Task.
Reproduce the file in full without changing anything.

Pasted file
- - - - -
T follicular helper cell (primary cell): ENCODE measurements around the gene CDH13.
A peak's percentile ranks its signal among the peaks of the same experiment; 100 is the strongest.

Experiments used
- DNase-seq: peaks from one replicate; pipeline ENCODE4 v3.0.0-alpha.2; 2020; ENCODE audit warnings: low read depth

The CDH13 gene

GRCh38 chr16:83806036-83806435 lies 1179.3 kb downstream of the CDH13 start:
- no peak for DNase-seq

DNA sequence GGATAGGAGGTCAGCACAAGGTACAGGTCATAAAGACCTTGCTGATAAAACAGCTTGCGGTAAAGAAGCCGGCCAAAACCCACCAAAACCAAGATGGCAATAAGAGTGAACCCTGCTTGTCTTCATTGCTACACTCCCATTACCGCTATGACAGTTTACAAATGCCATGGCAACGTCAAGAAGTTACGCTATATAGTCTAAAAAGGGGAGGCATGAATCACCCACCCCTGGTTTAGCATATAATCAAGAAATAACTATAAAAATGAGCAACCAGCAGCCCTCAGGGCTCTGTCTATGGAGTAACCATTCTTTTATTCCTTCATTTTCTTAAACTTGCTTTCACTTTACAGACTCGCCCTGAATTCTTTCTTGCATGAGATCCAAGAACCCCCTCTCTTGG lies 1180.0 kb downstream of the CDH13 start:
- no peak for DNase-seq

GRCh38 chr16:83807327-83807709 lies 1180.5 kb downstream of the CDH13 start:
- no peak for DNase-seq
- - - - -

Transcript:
T follicular helper cell (primary cell): ENCODE measurements around the gene CDH13.
A peak's percentile ranks its signal among the peaks of the same experiment; 100 is the strongest.

Experiments used
- DNase-seq: peaks from one replicate; pipeline ENCODE4 v3.0.0-alpha.2; 2020; ENCODE audit warnings: low read depth

The CDH13 gene

GRCh38 chr16:83806036-83806435 lies 1179.3 kb downstream of the CDH13 start:
- no peak for DNase-seq

DNA sequence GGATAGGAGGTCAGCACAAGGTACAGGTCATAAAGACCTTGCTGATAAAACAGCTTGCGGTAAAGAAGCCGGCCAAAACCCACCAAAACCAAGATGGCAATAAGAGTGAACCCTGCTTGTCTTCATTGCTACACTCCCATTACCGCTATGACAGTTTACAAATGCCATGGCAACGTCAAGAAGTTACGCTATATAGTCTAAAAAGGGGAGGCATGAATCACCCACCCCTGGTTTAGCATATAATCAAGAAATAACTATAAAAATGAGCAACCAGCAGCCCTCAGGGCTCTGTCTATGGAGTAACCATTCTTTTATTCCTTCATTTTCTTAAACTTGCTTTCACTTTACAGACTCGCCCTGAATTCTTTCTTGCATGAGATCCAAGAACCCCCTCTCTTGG lies 1180.0 kb downstream of the CDH13 start:
- no peak for DNase-seq

GRCh38 chr16:83807327-83807709 lies 1180.5 kb downstream of the CDH13 start:
- no peak for DNase-seq